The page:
Jimmy Kimmel's team took to the streets to prove, once again, that when it comes to the heath care debate, it's all in a name.
"As you know, Republicans in Congress have been hard at work looking to repeal and replace Obamacare right now," Kimmel began. "People have very strong opinions about the president's heath care plan."
The Affordable Care Act, or Obamacare, was enacted by President Obama in March 2010. Nearly three years later, Kimmel's team hit the streets for a series of "man on the street interviews" to discuss the plan.
"[We] asked people which was better, Obamacare or the Affordable Care Act? Which, as anyone who knows anything about this subject at all knows, Obamacare is just a nickname for the Affordable Care Act. They're the same thing," Kimmel pointed out.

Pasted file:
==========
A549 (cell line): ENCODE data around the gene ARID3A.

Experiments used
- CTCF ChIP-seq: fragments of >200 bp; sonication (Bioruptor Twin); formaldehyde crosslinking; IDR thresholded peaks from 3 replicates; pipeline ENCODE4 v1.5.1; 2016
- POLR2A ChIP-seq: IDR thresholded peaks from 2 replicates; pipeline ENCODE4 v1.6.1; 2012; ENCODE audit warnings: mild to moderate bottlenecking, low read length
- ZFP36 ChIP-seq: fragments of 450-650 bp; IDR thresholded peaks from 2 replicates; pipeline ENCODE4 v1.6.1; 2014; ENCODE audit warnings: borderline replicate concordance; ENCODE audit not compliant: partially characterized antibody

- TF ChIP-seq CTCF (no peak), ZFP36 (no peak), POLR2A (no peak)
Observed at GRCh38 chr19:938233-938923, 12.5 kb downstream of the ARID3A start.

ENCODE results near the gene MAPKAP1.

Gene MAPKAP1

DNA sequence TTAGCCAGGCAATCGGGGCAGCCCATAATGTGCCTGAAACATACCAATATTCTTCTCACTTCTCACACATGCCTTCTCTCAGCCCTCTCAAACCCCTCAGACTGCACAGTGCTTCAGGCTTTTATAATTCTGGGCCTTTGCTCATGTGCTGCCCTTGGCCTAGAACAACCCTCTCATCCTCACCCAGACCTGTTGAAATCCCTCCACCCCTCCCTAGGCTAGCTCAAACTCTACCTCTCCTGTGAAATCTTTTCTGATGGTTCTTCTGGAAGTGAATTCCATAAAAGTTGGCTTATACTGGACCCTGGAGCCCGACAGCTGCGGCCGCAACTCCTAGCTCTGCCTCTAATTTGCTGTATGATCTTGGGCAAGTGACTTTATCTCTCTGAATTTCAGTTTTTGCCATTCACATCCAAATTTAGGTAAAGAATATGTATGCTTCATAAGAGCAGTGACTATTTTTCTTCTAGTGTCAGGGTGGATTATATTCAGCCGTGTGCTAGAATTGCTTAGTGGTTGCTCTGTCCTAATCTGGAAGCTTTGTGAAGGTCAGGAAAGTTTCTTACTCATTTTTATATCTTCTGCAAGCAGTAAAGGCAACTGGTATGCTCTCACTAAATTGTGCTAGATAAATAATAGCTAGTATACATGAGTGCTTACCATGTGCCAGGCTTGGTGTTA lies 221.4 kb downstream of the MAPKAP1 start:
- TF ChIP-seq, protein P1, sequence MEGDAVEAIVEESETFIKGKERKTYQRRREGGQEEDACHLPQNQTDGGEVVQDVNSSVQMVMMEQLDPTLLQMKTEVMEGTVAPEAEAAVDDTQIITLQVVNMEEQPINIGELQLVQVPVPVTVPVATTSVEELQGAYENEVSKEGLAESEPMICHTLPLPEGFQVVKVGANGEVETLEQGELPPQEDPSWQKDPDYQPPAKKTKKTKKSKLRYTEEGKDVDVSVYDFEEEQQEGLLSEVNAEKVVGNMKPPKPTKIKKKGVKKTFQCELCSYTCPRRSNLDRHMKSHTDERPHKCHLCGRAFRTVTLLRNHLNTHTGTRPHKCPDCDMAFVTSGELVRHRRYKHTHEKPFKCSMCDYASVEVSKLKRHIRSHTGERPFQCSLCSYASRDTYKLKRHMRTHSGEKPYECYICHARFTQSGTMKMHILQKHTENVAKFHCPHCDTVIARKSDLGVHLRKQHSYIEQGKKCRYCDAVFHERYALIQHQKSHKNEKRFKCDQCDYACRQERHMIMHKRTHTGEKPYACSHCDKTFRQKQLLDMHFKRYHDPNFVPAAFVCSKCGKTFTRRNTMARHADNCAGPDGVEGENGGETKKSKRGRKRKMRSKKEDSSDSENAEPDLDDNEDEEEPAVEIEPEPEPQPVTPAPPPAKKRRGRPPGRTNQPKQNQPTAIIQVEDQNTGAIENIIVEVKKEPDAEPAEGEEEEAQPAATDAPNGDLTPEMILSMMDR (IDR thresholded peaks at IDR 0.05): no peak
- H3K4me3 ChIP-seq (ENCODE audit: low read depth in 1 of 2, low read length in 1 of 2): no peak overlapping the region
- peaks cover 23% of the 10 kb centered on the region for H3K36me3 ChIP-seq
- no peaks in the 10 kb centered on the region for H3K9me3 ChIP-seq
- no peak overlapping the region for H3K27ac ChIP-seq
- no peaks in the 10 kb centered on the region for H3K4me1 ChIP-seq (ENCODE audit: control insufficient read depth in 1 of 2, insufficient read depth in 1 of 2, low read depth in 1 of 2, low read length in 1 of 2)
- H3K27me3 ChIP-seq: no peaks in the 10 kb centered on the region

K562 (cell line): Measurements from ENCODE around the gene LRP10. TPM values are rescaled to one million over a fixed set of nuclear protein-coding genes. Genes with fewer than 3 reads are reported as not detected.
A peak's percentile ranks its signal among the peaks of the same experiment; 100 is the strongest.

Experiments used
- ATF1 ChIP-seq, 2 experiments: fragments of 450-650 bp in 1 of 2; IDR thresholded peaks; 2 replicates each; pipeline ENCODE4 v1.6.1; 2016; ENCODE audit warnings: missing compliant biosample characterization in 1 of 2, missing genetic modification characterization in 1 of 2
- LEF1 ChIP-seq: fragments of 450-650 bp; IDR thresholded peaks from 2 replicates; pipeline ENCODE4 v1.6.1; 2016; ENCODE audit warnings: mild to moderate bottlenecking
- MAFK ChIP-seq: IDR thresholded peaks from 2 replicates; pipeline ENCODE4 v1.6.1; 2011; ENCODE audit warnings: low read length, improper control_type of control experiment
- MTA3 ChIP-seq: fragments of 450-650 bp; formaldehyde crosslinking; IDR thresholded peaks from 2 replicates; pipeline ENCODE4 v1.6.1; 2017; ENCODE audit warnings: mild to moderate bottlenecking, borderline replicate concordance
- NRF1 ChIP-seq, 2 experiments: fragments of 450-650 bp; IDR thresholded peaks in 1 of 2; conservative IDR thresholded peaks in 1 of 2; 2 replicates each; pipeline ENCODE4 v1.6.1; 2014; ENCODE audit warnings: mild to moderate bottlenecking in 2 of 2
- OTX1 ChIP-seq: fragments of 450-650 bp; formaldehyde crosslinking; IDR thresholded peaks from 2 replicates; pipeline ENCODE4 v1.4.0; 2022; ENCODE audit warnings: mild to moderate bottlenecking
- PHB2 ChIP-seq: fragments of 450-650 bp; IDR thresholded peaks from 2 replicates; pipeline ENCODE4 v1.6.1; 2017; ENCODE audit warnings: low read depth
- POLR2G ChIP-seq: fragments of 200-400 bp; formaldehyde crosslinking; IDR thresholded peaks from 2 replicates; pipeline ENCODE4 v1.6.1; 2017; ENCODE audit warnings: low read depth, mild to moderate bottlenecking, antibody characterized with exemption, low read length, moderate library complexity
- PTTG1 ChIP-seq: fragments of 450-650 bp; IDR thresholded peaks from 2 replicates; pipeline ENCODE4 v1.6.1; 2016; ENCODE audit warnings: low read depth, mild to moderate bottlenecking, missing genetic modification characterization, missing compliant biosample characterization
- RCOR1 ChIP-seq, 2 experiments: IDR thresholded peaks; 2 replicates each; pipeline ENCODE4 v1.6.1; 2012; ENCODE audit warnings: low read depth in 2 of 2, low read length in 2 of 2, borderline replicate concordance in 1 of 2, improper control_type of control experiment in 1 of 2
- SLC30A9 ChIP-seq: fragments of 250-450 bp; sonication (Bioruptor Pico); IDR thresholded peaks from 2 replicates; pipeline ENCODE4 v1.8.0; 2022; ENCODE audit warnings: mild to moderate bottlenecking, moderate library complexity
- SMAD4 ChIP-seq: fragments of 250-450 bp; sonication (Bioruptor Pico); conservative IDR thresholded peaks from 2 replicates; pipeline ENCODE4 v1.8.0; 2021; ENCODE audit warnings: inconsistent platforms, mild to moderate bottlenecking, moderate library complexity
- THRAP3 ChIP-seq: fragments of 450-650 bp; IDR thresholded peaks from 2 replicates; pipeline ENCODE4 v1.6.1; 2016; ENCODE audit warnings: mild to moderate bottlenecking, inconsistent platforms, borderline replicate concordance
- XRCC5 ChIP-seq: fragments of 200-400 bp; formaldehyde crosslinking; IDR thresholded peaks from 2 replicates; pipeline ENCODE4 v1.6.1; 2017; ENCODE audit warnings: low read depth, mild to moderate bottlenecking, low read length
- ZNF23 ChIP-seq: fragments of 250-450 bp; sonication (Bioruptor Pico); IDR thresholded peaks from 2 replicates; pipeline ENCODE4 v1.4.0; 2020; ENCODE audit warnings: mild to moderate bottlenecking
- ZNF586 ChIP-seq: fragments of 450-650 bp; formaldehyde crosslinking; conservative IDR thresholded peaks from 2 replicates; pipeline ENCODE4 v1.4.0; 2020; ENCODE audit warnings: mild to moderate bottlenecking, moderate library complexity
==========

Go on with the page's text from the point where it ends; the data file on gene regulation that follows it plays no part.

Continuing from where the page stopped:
"So, with all the attention being paid to the subject lately, we decided to ask this question again to see if Americans had learned anything [since 2013]," he explained.
Unfortunately, the experiment proved they hadn't.
“I'm not the biggest fan of Obama, so I don’t support him in the Obama things he’s got going on," one woman explained after noting she preferred the ACA. "I'm actually really excited about President-elect Donald Trump," she added.
“So, you don’t like anything Obama does and you prefer the Affordable Care Act?” Kimmel's reporter asked the woman.
"Absolutely,” she answered.
One man confirmed that if he was a senator, he'd keep the Affordable Care Act, but repeal Obamacare.
Another man admitted his confusion upfront.
"My girlfriend supports Trump," he said after revealing he "wasn't sure" why he supported the ACA over Obamacare.
"I go with whatever she says," he added.
“I believe with Obamacare the premiums are too high, so I believe in the Affordable Care Act,” another man offered. He believes with a name like the Affordable Care Act, it must be affordable.
"[It's] obvious because it’s in the name," he concluded.
However, one Obama supporter had another take on the name.
“One you pay and the other Obama pays for you... big difference," he explained.